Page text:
A few weeks later, the two innovators received a $20,000 (Shs76 million) grant from the Islamic Educational, Scientific, and Cultural Organisation (ISESCO) to enable them produce 100 dispenser sets from free distribution to schools, hospitals, markets and other overcrowded places.

 The funds enabled them to improve the prototype and one complete improved set now required two tanks, a rechargeable battery, a solar panel, sink, dispenser box among other things. Up to 30 complete sets together with 130,000 litres of hand sanitisers were produced.

Government was among the first beneficiaries with five units worth Shs31 million being donated to the Office of the Prime Minister on May 22, 2020 by IUIU management as a contribution to the pandemic fight. 

But currently, the innovation has stalled at the university’s Kibuli campus’ Motion Analysis Research Laboratory. 

Dr Yahya, who now heads the laboratory, said they have eight more innovations dying in the lab despite being ready for next level development on account of no finances.

Dr Cathy Mbidde, director of Makerere University’s Innovation Hub on March 28, said: “We have a lot of students’ innovations currently going on but we cannot do much especially when it comes to funding students’ innovations”.

Annually, the university gets Shs30 billion from the government to majorly facilitate research but last year the University Council passed a resolution to divert Shs2.7 billion of this funding to commercialisation of these projects.

“None of the students’ projects have been considered in the 20 that will be supported in the first cohort. We also have a lot of innovations from our staff that we want to start with,” she said.

 On April 4, Makerere University partnered with UK-based Plymouth-UK and Addis Ababa Science and Technology University to train 20 female students in future mentoring for female students in science and technology.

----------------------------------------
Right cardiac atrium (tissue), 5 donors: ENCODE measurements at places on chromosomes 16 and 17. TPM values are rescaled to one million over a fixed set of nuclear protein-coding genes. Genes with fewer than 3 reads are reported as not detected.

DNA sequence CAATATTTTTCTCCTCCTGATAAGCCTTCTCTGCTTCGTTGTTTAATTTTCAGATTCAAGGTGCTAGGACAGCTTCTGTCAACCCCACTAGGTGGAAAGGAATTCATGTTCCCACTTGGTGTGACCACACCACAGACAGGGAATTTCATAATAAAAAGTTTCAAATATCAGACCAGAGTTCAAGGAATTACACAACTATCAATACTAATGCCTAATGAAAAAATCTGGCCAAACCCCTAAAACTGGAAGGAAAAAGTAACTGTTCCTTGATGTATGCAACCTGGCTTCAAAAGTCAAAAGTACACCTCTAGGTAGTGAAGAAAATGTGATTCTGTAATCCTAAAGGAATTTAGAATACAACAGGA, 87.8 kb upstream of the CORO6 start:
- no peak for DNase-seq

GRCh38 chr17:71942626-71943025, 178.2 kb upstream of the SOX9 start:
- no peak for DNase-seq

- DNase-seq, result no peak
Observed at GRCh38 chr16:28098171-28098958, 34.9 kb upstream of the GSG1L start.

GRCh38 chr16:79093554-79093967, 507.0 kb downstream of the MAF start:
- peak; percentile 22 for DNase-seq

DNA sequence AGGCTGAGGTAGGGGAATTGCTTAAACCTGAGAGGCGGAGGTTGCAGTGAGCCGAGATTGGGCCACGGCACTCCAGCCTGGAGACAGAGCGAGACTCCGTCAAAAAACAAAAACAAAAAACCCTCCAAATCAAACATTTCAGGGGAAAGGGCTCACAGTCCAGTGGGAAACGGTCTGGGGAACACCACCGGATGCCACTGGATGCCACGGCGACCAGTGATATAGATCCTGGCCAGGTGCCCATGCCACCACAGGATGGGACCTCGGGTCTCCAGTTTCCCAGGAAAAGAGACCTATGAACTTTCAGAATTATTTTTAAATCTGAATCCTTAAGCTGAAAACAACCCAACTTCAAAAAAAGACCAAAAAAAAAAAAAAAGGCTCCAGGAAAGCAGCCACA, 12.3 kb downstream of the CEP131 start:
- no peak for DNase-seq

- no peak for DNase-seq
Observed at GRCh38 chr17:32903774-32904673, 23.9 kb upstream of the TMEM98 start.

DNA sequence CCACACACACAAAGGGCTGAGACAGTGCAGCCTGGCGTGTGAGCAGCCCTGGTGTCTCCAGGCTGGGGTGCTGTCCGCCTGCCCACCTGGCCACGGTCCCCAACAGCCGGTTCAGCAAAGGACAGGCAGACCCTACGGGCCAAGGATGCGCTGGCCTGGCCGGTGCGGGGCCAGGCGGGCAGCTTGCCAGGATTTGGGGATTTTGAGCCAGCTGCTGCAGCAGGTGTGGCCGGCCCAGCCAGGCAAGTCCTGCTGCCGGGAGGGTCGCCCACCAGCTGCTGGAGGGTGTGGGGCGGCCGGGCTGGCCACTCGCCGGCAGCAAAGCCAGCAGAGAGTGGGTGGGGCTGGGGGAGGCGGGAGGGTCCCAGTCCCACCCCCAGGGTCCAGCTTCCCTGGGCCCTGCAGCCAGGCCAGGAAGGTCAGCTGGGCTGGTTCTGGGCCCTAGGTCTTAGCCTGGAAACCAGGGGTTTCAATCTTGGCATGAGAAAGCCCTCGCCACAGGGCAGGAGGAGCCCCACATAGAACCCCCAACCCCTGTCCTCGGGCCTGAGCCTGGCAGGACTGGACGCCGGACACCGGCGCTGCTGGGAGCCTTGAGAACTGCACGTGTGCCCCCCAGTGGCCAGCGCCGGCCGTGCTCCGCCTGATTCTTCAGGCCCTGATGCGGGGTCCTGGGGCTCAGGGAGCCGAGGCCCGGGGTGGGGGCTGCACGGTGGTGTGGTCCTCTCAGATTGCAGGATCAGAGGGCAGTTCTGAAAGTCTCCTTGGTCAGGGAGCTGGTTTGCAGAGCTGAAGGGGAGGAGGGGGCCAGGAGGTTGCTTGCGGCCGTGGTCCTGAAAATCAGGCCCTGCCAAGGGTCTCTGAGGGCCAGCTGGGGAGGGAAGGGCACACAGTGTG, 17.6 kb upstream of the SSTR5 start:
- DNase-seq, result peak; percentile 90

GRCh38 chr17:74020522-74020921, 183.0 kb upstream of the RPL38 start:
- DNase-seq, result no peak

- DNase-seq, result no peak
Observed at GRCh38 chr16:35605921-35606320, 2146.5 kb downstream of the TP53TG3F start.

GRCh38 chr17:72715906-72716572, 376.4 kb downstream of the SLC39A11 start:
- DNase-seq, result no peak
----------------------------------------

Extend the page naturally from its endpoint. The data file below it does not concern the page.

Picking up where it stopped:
Dr Mbidde said while such partnerships help instil innovative knowledge in students, they but still do not directly support their innovations financially.

 The director, however, revealed that working with the United Nations Development Programme, Makerere plans to set up 10 design labs to help student innovators in creative art, mechanical engineering, agritech, foodtech, electrical, virtual reality, woodwork, textile and embroidery, photography and videography, and gaming.

At IUIU, Dr Yahya said their enrolment into the Technology and Innovation Support Centre (TISC) network of the World Intellectual Property Organisation is helping them realise some of their goals.

“We have put measures in place to assist innovative students and staff to protect the intellectual property rights in their innovations. This will make it possible to commercialise the innovative solutions arising out of the university,” he said.

What should be done?

 Mr Allan Duncan Byamukama, the IT systems and networks supervisor at Innovation Village, suggests that the government should get more serious in providing sustainable funding.

“There should be establishment of exchange programmes with top research centres around the world so that if a student came up with a new discovery, they should be put in touch with a renowned institution that specialises in that field,” said. 

“Collaborations with innovation hubs would be great where top innovations are given a chance to further grow after university. This should be a government-led initiative,” he said.

He said that cash prizes and incentives should be attached to great innovations since research is an investment.

Dr Umar Yahaya, lecturer at IUIU, says there is in need for a more goodwill at the national level for tech innovations in schools and institutions so that they are further incubated. 

“More effort and intervention from the government is required to ensure that the innovation ecosystem within the country is working towards significantly improved outputs from innovations,” he said.


Dr Monica Musenero, the minister of Science, Technology and Innovation said the innovation sub-sector has the capacity to absorb jobless youth.

“We compiled statistics of one economy and realised that the pathogen economy alone when we started in 2020 was employing less than 100 scientists in multiple institutions ..,” she said.

“I can guarantee you as long as we are funded in the next 10 years, Uganda will be an innovation hub for Africa .... All we need is proper funding and everything will move on smoothly,” she added.